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Formerly known as the London Ceramics Fairs, the biannual event was relaunched in January at a month’s notice by Stephanie Castell and Ben Cooper of Two Cs Antiques Fairs, with the display-case company Casemate acting as advisers.

Castell said: “When we took over the fair to save it disappearing off the calendar we weren’t sure if we could help it survive. However, we were amazed at the dealers’ response and we should have 20 exhibitors in June, up from 14 in January.”

She added: “This may not sound many, but for specialists who are at the top of the league this fair offers an amazing amount of rare and special pieces.”

The inclusion of glass at this fair has proved popular, with well-known glass dealer Jeannette Hayhurst rebooking for the June fair immediately after the January event.

“The word has spread,” said Castell. Returning dealers include Martin Edgell, Jerry Holmes and Doreen Faulks, and new to the fair are the Cedar Tree in Lincolnshire and Drove House Antiques from Wiltshire.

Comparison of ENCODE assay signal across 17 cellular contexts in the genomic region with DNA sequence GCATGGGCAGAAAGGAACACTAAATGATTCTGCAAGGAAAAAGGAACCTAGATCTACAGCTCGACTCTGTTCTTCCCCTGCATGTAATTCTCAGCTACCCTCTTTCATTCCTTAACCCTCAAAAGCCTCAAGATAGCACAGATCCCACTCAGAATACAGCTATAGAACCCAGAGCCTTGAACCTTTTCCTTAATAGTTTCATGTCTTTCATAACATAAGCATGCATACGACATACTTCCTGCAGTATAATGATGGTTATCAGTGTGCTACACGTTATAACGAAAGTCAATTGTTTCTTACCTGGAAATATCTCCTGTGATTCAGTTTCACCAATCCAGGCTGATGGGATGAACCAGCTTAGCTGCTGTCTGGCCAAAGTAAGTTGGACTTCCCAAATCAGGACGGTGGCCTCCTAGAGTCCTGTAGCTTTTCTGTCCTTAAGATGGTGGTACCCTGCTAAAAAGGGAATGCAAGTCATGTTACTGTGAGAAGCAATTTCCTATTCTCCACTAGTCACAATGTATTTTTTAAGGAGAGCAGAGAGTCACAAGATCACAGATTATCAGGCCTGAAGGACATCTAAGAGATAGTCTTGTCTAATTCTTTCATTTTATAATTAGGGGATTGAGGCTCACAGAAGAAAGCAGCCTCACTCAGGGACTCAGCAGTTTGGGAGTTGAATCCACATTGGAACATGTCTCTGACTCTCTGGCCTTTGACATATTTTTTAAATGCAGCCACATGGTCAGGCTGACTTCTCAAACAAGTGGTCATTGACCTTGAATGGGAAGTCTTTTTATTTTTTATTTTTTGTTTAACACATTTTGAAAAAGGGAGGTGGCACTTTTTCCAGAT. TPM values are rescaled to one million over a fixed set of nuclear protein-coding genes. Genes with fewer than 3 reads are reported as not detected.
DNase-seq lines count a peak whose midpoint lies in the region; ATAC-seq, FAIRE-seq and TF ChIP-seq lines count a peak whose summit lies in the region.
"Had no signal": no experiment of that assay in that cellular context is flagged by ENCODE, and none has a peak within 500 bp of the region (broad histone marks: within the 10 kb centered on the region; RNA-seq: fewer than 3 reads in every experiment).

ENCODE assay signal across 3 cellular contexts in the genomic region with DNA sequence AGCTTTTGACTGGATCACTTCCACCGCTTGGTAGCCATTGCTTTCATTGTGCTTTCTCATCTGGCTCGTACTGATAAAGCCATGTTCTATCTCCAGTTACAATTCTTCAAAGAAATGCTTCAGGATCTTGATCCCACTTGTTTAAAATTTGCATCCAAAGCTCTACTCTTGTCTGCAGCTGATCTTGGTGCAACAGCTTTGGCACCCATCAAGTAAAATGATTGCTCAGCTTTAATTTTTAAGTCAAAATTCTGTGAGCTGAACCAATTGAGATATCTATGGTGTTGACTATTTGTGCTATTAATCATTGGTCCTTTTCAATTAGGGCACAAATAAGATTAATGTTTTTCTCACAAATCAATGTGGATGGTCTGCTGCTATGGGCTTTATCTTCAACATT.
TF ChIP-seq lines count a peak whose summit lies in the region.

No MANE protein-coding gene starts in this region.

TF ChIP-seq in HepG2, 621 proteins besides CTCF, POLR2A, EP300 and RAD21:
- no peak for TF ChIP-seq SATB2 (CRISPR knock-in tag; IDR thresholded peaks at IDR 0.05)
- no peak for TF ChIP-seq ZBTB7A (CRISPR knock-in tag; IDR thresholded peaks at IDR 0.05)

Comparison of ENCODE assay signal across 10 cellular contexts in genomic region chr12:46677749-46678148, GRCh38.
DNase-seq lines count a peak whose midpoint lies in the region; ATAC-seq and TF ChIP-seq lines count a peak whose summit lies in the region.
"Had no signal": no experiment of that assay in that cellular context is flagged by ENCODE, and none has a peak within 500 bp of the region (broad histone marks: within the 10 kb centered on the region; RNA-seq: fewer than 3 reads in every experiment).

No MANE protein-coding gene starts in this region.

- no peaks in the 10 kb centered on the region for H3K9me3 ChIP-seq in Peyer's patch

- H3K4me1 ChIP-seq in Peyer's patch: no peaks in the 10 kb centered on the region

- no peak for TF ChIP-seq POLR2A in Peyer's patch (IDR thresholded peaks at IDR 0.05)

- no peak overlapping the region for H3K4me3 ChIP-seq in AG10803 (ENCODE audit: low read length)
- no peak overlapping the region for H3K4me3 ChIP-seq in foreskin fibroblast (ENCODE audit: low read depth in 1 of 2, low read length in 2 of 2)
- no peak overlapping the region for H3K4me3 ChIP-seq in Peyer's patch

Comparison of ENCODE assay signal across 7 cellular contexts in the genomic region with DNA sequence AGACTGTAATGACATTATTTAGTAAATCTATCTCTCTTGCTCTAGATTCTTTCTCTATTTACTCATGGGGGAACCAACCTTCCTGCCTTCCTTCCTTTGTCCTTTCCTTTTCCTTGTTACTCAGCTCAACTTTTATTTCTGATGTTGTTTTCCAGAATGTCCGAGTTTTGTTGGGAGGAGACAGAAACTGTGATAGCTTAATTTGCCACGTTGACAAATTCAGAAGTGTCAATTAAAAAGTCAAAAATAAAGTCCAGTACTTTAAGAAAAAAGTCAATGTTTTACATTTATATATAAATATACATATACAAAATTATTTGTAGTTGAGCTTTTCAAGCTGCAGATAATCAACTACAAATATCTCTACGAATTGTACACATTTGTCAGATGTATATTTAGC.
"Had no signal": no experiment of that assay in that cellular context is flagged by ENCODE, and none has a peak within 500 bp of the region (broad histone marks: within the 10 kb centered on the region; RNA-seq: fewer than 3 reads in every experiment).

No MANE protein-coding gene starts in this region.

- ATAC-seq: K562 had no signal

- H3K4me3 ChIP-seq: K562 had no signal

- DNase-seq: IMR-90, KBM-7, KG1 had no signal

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Ceramics dealer David Norley has a rare mid-18th century Longton Hall chocolate pot and cover priced at £1695 at the second Kensington Ceramics and Glass Fair. Longton Hall in Staffordshire was the first pottery in the country to make soft-paste porcelain, which was produced for around just 11 years from 1749-60.

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A mid-18th century Longton Hall chocolate pot and cover priced at £1695 at the second ‘Kensington Ceramics and Glass Fair’ by dealer David Norley.

Preparing hot chocolate was a complicated business: melting ground cacao beans in hot water, adding sugar, milk and spices and frothing it all up with a stirring stick called a molinet.

In the 17th and 18th centuries, chocolate was considered exotic and expensive and chocolate pots were made of silver or porcelain, the two most valuable materials at the time.